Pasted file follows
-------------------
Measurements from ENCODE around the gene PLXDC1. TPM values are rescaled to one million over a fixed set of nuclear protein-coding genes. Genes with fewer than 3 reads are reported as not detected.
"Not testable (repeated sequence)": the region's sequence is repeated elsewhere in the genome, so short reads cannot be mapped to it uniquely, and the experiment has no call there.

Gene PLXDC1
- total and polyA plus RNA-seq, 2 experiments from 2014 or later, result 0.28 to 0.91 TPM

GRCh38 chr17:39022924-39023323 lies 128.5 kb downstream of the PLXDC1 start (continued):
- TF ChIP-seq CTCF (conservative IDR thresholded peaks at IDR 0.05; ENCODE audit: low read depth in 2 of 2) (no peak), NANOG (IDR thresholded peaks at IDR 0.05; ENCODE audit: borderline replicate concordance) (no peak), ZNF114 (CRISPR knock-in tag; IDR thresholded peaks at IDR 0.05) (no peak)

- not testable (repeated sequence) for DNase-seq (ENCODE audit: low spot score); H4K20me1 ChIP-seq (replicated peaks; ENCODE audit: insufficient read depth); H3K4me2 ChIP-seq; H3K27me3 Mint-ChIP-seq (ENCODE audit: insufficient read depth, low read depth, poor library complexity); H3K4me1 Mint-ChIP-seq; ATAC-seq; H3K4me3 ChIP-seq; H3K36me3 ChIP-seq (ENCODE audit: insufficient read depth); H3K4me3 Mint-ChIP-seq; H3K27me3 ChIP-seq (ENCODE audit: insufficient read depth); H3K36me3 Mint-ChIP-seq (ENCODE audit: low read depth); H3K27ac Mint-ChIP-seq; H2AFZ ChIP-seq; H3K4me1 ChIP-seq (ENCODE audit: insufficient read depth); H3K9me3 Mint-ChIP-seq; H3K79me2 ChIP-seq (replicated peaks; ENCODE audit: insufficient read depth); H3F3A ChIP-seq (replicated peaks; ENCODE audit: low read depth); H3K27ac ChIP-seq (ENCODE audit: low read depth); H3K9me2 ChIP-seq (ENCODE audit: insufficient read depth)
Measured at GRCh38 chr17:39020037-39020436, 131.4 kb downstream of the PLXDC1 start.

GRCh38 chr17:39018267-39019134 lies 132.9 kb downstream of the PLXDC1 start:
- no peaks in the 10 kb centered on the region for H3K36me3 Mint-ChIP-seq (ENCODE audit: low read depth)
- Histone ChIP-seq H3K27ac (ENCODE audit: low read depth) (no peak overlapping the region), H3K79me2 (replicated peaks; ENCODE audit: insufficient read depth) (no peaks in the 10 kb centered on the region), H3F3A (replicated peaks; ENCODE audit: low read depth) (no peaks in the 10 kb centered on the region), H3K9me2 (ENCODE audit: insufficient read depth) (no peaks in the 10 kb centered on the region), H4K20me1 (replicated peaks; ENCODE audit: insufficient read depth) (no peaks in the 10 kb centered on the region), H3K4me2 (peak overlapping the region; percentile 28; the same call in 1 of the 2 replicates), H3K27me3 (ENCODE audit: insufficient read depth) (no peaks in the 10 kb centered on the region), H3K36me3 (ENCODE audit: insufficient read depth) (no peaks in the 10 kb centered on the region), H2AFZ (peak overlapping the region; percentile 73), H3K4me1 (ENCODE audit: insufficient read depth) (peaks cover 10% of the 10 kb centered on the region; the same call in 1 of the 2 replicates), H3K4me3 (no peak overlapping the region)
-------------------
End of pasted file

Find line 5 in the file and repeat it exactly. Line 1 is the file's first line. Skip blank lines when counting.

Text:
GRCh38 chr17:39022924-39023323 lies 128.5 kb downstream of the PLXDC1 start (continued):